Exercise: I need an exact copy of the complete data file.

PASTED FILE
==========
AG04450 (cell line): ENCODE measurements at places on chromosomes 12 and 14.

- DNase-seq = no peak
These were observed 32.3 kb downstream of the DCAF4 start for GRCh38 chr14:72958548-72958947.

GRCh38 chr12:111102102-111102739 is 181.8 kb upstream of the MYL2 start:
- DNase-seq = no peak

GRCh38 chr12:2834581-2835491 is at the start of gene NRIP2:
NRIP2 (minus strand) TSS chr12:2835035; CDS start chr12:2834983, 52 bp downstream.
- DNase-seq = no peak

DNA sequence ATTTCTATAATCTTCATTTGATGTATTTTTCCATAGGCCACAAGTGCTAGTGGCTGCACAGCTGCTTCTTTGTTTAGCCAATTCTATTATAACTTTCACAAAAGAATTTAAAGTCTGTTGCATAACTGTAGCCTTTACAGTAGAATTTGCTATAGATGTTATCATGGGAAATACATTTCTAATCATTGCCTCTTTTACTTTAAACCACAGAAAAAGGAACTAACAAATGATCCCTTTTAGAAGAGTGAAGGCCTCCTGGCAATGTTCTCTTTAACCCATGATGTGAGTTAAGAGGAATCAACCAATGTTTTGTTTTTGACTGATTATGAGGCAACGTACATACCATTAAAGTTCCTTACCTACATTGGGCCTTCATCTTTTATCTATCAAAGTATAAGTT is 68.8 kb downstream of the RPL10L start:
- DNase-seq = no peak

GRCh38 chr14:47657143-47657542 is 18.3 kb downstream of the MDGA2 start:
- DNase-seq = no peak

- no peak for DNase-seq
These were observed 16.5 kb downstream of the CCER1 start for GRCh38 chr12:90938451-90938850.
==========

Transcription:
AG04450 (cell line): ENCODE measurements at places on chromosomes 12 and 14.

- DNase-seq = no peak
These were observed 32.3 kb downstream of the DCAF4 start for GRCh38 chr14:72958548-72958947.

GRCh38 chr12:111102102-111102739 is 181.8 kb upstream of the MYL2 start:
- DNase-seq = no peak

GRCh38 chr12:2834581-2835491 is at the start of gene NRIP2:
NRIP2 (minus strand) TSS chr12:2835035; CDS start chr12:2834983, 52 bp downstream.
- DNase-seq = no peak

DNA sequence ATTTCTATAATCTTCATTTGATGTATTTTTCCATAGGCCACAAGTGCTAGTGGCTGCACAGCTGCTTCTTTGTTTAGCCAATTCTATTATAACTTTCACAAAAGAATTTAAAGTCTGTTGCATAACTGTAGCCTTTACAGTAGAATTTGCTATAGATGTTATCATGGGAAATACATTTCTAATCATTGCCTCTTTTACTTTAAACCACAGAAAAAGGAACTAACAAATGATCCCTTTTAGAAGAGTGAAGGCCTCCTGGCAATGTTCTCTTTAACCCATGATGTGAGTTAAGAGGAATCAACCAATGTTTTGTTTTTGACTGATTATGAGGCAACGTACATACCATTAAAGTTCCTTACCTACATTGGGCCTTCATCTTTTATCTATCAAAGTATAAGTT is 68.8 kb downstream of the RPL10L start:
- DNase-seq = no peak

GRCh38 chr14:47657143-47657542 is 18.3 kb downstream of the MDGA2 start:
- DNase-seq = no peak

- no peak for DNase-seq
These were observed 16.5 kb downstream of the CCER1 start for GRCh38 chr12:90938451-90938850.